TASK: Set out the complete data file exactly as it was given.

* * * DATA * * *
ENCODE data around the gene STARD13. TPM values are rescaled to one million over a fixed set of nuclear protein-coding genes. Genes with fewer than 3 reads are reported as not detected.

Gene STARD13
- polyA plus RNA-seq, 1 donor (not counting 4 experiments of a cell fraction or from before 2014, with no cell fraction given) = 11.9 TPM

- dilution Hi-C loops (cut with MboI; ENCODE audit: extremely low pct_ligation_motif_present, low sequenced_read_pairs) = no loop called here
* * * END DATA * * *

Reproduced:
ENCODE data around the gene STARD13. TPM values are rescaled to one million over a fixed set of nuclear protein-coding genes. Genes with fewer than 3 reads are reported as not detected.

Gene STARD13
- polyA plus RNA-seq, 1 donor (not counting 4 experiments of a cell fraction or from before 2014, with no cell fraction given) = 11.9 TPM

- dilution Hi-C loops (cut with MboI; ENCODE audit: extremely low pct_ligation_motif_present, low sequenced_read_pairs) = no loop called here